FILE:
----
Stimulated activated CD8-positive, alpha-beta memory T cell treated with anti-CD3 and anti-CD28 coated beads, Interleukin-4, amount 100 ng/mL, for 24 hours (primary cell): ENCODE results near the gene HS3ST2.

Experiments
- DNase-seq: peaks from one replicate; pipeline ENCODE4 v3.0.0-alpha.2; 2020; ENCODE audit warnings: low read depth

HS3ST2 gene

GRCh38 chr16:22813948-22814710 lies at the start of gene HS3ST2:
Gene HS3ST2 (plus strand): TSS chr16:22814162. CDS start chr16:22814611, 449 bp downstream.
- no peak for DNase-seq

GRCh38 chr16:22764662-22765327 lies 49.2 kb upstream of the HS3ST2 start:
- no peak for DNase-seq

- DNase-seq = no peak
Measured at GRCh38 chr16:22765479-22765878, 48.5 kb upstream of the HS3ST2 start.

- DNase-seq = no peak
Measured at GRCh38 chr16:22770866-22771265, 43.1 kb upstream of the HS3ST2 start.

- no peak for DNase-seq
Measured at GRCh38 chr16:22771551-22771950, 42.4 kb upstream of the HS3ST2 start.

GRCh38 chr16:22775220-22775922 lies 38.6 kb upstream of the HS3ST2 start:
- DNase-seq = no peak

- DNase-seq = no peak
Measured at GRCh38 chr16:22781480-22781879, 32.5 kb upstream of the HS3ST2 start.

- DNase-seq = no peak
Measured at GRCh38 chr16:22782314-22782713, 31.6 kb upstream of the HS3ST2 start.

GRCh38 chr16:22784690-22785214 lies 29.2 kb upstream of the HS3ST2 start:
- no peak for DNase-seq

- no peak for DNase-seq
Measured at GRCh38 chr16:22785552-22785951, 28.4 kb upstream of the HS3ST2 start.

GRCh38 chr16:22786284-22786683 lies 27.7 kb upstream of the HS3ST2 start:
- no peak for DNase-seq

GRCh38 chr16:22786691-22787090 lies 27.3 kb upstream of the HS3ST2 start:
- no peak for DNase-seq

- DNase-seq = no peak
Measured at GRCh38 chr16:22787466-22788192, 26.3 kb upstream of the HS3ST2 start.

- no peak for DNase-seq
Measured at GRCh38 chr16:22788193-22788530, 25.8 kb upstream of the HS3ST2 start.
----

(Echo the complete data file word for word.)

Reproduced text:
Stimulated activated CD8-positive, alpha-beta memory T cell treated with anti-CD3 and anti-CD28 coated beads, Interleukin-4, amount 100 ng/mL, for 24 hours (primary cell): ENCODE results near the gene HS3ST2.

Experiments
- DNase-seq: peaks from one replicate; pipeline ENCODE4 v3.0.0-alpha.2; 2020; ENCODE audit warnings: low read depth

HS3ST2 gene

GRCh38 chr16:22813948-22814710 lies at the start of gene HS3ST2:
Gene HS3ST2 (plus strand): TSS chr16:22814162. CDS start chr16:22814611, 449 bp downstream.
- no peak for DNase-seq

GRCh38 chr16:22764662-22765327 lies 49.2 kb upstream of the HS3ST2 start:
- no peak for DNase-seq

- DNase-seq = no peak
Measured at GRCh38 chr16:22765479-22765878, 48.5 kb upstream of the HS3ST2 start.

- DNase-seq = no peak
Measured at GRCh38 chr16:22770866-22771265, 43.1 kb upstream of the HS3ST2 start.

- no peak for DNase-seq
Measured at GRCh38 chr16:22771551-22771950, 42.4 kb upstream of the HS3ST2 start.

GRCh38 chr16:22775220-22775922 lies 38.6 kb upstream of the HS3ST2 start:
- DNase-seq = no peak

- DNase-seq = no peak
Measured at GRCh38 chr16:22781480-22781879, 32.5 kb upstream of the HS3ST2 start.

- DNase-seq = no peak
Measured at GRCh38 chr16:22782314-22782713, 31.6 kb upstream of the HS3ST2 start.

GRCh38 chr16:22784690-22785214 lies 29.2 kb upstream of the HS3ST2 start:
- no peak for DNase-seq

- no peak for DNase-seq
Measured at GRCh38 chr16:22785552-22785951, 28.4 kb upstream of the HS3ST2 start.

GRCh38 chr16:22786284-22786683 lies 27.7 kb upstream of the HS3ST2 start:
- no peak for DNase-seq

GRCh38 chr16:22786691-22787090 lies 27.3 kb upstream of the HS3ST2 start:
- no peak for DNase-seq

- DNase-seq = no peak
Measured at GRCh38 chr16:22787466-22788192, 26.3 kb upstream of the HS3ST2 start.

- no peak for DNase-seq
Measured at GRCh38 chr16:22788193-22788530, 25.8 kb upstream of the HS3ST2 start.